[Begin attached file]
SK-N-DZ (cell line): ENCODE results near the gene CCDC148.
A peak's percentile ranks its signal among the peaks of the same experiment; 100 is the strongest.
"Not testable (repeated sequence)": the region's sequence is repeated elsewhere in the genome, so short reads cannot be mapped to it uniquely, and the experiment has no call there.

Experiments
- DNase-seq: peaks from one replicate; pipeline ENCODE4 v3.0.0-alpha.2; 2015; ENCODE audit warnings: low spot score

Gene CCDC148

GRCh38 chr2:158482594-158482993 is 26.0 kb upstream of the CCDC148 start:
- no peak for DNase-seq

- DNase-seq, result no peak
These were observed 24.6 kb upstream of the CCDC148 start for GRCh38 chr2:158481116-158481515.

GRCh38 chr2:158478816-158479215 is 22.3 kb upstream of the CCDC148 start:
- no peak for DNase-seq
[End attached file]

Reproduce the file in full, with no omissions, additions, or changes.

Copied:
SK-N-DZ (cell line): ENCODE results near the gene CCDC148.
A peak's percentile ranks its signal among the peaks of the same experiment; 100 is the strongest.
"Not testable (repeated sequence)": the region's sequence is repeated elsewhere in the genome, so short reads cannot be mapped to it uniquely, and the experiment has no call there.

Experiments
- DNase-seq: peaks from one replicate; pipeline ENCODE4 v3.0.0-alpha.2; 2015; ENCODE audit warnings: low spot score

Gene CCDC148

GRCh38 chr2:158482594-158482993 is 26.0 kb upstream of the CCDC148 start:
- no peak for DNase-seq

- DNase-seq, result no peak
These were observed 24.6 kb upstream of the CCDC148 start for GRCh38 chr2:158481116-158481515.

GRCh38 chr2:158478816-158479215 is 22.3 kb upstream of the CCDC148 start:
- no peak for DNase-seq